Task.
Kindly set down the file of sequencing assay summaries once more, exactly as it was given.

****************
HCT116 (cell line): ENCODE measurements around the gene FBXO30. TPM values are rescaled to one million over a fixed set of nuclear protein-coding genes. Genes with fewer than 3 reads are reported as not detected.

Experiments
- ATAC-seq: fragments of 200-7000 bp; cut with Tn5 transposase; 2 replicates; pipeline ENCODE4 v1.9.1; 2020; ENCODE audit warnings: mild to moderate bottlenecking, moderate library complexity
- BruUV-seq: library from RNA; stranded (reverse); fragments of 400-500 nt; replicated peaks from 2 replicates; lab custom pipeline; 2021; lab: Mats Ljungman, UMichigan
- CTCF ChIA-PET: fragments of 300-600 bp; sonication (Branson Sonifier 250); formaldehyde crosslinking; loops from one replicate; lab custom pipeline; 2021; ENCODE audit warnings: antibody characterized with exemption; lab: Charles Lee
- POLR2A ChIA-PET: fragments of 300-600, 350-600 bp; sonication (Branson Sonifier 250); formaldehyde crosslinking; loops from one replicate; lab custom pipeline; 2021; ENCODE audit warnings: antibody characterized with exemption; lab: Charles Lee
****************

HCT116 (cell line): ENCODE measurements around the gene FBXO30. TPM values are rescaled to one million over a fixed set of nuclear protein-coding genes. Genes with fewer than 3 reads are reported as not detected.

Experiments
- ATAC-seq: fragments of 200-7000 bp; cut with Tn5 transposase; 2 replicates; pipeline ENCODE4 v1.9.1; 2020; ENCODE audit warnings: mild to moderate bottlenecking, moderate library complexity
- BruUV-seq: library from RNA; stranded (reverse); fragments of 400-500 nt; replicated peaks from 2 replicates; lab custom pipeline; 2021; lab: Mats Ljungman, UMichigan
- CTCF ChIA-PET: fragments of 300-600 bp; sonication (Branson Sonifier 250); formaldehyde crosslinking; loops from one replicate; lab custom pipeline; 2021; ENCODE audit warnings: antibody characterized with exemption; lab: Charles Lee
- POLR2A ChIA-PET: fragments of 300-600, 350-600 bp; sonication (Branson Sonifier 250); formaldehyde crosslinking; loops from one replicate; lab custom pipeline; 2021; ENCODE audit warnings: antibody characterized with exemption; lab: Charles Lee